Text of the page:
Strauss seemed very confident. I did find her tempo a little faster than seems good to me, and a string group of only a dozen players could hardly achieve the polish and richness that most performances bring off. Still, the point is the wonderful experience given to such a trainee-conductor in these circumstances.

The concert concluded as Utevsky conducted the recast orchestra (below) in the suite for 13 instruments that Aaron Copland derived from his ballet Appalachian Spring.

This is a beautiful piece of Americana in music, and both conductor and players gave it their full devotion. The result was a handsomely well-balanced and nicely blended performance that obviously moved the audience greatly.

The MAYCO organization has made a real place for itself in Madison’s summer music, giving valuable experience to both the conductor and his student players, as they grow into mature orchestral musicians.

Long may it succeed!


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Classical music: The Willy Street Chamber Players conclude this summer season on such a high note that one already hungers for next summer

July 30, 2018
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By Jacob Stockinger

Here is a special posting, a review written by frequent guest critic and writer for this blog, John W. Barker. Barker (below) is an emeritus professor of Medieval history at the University of Wisconsin-Madison. He also is a well-known classical music critic who writes for Isthmus and the American Record Guide, and who hosts an early music show once a month on Sunday morning on WORT-FM 89.9 FM. For years, he served on the Board of Advisors for the Madison Early Music Festival and frequently gives pre-concert lectures in Madison.

By John W. Barker

At Immanuel Lutheran Church last Friday night, the Willy Street Chamber Players ended the 2018 summer season – their fourth — with a concert full of fascinating variety.

Four works were performed, each introduced by one of the players. Personnel shifted according to the scorings.

To begin, a core group of the organization (below, from left) — violinists Eleanor Bartsch and Paran Amirinazari, cellists Lindsay Crabb and Mark Bridges, and violist Beth Larson — played Luigi Boccherini’s Cello Quintet in C major (G. 324), which has the Italian title translatable as “Night Music of the Streets of Madrid.” (The piece, which has military or martial aspects to it, was featured in the soundtrack to the popular film “Master and Commander,” which you can hear in the YouTube video at the bottom.)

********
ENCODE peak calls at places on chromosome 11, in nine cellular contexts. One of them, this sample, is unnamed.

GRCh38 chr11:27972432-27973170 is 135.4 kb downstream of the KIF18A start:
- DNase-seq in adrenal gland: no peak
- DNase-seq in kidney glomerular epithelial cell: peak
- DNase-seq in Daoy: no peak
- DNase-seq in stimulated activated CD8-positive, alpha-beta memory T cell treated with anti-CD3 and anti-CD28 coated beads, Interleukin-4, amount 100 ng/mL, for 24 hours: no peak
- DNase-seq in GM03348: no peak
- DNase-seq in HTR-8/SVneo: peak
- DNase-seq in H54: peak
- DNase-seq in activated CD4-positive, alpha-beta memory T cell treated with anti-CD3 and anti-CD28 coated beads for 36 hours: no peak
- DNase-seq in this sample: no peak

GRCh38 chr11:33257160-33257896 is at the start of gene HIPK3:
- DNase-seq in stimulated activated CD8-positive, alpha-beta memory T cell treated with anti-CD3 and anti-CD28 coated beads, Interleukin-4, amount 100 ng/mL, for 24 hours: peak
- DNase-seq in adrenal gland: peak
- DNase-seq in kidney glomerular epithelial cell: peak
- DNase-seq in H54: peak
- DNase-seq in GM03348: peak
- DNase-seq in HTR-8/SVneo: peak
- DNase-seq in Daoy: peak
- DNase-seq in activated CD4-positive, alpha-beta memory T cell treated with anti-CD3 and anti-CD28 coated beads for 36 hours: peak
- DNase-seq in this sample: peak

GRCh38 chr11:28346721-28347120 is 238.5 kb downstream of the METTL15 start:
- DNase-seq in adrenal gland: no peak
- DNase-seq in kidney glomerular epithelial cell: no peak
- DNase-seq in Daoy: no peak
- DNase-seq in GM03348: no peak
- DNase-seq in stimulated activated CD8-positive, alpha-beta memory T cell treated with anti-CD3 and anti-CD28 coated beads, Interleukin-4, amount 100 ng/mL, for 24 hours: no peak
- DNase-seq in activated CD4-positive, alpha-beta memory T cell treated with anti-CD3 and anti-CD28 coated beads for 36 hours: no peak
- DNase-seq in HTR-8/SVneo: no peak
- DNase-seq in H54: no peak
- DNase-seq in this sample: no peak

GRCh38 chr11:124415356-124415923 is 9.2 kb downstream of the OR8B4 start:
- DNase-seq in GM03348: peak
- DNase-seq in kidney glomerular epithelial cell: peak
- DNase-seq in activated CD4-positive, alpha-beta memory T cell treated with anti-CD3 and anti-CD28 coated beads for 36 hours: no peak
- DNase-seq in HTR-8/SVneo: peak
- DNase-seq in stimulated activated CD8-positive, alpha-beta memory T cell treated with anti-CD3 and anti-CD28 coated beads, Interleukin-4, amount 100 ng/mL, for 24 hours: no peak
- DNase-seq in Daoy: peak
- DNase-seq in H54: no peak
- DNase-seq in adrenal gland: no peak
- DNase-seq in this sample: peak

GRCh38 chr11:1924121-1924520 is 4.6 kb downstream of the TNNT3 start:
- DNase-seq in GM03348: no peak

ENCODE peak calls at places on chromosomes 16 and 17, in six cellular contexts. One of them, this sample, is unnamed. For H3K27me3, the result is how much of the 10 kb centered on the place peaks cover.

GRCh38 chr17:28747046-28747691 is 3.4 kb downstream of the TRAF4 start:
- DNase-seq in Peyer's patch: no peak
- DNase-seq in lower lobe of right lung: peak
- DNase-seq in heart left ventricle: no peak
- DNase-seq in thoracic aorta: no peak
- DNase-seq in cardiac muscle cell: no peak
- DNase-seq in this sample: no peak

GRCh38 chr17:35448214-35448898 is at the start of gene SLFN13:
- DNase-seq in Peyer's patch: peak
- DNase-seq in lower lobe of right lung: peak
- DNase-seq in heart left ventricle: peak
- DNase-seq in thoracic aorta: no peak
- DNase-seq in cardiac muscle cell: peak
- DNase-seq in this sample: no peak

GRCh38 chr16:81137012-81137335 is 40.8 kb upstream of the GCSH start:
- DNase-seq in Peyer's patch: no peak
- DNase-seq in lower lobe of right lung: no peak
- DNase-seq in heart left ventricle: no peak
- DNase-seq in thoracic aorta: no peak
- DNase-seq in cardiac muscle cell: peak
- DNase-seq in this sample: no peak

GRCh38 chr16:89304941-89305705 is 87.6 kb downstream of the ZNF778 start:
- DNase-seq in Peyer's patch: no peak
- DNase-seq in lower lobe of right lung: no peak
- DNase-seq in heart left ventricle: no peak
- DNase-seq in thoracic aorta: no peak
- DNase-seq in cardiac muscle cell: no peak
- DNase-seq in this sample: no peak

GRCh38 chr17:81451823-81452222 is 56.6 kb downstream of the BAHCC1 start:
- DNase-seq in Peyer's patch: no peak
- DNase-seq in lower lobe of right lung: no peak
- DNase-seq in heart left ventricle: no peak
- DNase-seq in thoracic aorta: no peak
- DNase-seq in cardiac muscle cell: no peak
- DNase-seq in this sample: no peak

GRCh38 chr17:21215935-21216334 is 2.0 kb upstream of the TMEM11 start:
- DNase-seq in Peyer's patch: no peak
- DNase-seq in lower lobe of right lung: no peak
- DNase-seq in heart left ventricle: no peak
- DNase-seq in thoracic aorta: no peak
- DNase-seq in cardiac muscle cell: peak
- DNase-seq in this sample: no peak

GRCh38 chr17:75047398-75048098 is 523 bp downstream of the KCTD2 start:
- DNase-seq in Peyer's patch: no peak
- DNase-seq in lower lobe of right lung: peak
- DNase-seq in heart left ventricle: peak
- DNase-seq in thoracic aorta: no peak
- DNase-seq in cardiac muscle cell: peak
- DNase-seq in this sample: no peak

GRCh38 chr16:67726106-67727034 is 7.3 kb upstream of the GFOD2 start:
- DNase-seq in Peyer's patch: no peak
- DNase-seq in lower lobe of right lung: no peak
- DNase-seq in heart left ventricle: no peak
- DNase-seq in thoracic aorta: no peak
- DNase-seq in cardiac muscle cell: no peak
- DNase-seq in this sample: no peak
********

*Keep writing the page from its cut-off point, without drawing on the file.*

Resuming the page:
Typical of the composer’s prolific writing for string quintets, it is unique in offering in its seven movements a dusk-to-dawn evocation of Madrid’s street life in Boccherini’s day. This delightful work was performed with relish.

Next came a contemporary work by American composer Andrew Norman (below top). Written in his 20s, Night Screens (2002),for flute and string quartet, is a playful work inspired by the asymmetrical stained glass windows designed by architect Frank Lloyd Wright.

The music is quite tonal, but very episodic in its succession of tempos and rhythms. For this work, Amirinazari, Larson and Crabb were joined by a friend of the composer, flutist Timothy Hagen (below), now a faculty member of the UW-Madison’s Mead Witter School of Music.

Rarely heard in concert, but a really fascinating novelty is Sergei Prokofiev’s Overture on Hebrew Themes, Op. 34. This was composed in 1919, during the composer’s stay in the U.S. It is based on two melodies whose actual Jewish origins are in doubt, but their juxtaposition and elaboration are fascinating to follow.

The colorful scoring is for clarinet, piano, and string quartet, so this drew other guest artists, Alicia Lee (below top) also of the UW faculty, and pianist Thomas Kasdorf (below bottom) to join Bartsch, Amirinazari, Larson and Bridges.

Finally came a rare opportunity to encounter Johann Strauss II collaborating with Arnold Schoenberg, or rather vice-versa. For a fund-raising concert on behalf of his radical atonal ensemble in Vienna in 1925, Schoenberg made a chamber arrangement of the great waltz master’s Kaiser-Walzer or “Emperor Waltz.”

He scored it for flute, clarinet, piano and string quartet — perfectly allowing seven of the eight performers (less Crabb) to offer a triumphant grand finale. Even in such a lean and reduced format, Schoenberg faithfully conveyed Strauss’s melodic genius, and brought the large audience enthusiastically to its feet.

The Willys continue to match great enterprise in programming with superb artistry in playing, all in a summer season that leaves us hungering for the next one.